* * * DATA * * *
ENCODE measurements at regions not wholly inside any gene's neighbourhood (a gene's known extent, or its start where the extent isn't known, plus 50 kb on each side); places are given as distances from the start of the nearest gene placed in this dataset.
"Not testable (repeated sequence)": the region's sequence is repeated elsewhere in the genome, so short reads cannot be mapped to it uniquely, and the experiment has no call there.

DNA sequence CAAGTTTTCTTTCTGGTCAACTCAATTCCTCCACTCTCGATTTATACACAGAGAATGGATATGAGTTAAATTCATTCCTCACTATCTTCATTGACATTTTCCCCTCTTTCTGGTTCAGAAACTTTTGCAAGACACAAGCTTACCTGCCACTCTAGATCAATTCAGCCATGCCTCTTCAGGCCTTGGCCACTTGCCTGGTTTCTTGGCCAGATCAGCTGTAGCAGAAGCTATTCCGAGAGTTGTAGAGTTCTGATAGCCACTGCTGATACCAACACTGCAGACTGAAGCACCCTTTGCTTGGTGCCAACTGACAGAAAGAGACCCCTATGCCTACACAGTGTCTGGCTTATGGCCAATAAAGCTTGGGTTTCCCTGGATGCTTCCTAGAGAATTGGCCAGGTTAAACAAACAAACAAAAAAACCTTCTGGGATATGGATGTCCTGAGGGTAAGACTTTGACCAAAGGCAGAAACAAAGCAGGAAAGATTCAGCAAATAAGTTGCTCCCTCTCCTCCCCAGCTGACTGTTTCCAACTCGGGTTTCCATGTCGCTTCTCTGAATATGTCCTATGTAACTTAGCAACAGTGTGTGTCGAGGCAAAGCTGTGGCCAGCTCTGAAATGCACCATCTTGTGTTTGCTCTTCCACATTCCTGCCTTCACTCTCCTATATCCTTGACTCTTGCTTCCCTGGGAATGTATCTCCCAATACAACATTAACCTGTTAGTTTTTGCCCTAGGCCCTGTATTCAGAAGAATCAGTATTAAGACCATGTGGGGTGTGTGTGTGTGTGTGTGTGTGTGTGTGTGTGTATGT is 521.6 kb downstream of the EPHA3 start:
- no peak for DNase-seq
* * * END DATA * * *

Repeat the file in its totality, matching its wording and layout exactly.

ENCODE measurements at regions not wholly inside any gene's neighbourhood (a gene's known extent, or its start where the extent isn't known, plus 50 kb on each side); places are given as distances from the start of the nearest gene placed in this dataset.
"Not testable (repeated sequence)": the region's sequence is repeated elsewhere in the genome, so short reads cannot be mapped to it uniquely, and the experiment has no call there.

DNA sequence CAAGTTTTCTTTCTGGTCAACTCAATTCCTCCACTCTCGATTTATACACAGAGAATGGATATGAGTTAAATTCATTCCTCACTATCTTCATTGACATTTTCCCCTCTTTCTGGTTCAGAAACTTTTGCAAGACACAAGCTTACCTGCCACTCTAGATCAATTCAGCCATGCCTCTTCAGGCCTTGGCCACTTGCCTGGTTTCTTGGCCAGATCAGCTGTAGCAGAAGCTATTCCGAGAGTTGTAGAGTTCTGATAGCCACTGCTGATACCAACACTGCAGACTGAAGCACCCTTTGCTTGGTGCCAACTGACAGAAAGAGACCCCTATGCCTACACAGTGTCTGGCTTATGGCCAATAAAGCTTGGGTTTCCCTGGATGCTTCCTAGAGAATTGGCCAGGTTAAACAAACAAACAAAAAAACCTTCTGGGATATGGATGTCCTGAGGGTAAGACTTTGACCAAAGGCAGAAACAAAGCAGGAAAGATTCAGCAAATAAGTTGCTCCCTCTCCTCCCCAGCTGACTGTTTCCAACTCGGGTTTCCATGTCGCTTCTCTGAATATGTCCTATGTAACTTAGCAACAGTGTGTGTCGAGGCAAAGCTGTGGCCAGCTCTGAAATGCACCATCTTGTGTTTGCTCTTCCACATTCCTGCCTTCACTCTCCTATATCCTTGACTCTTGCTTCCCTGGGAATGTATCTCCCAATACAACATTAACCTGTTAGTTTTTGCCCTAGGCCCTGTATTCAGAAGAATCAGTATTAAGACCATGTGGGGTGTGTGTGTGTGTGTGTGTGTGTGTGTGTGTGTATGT is 521.6 kb downstream of the EPHA3 start:
- no peak for DNase-seq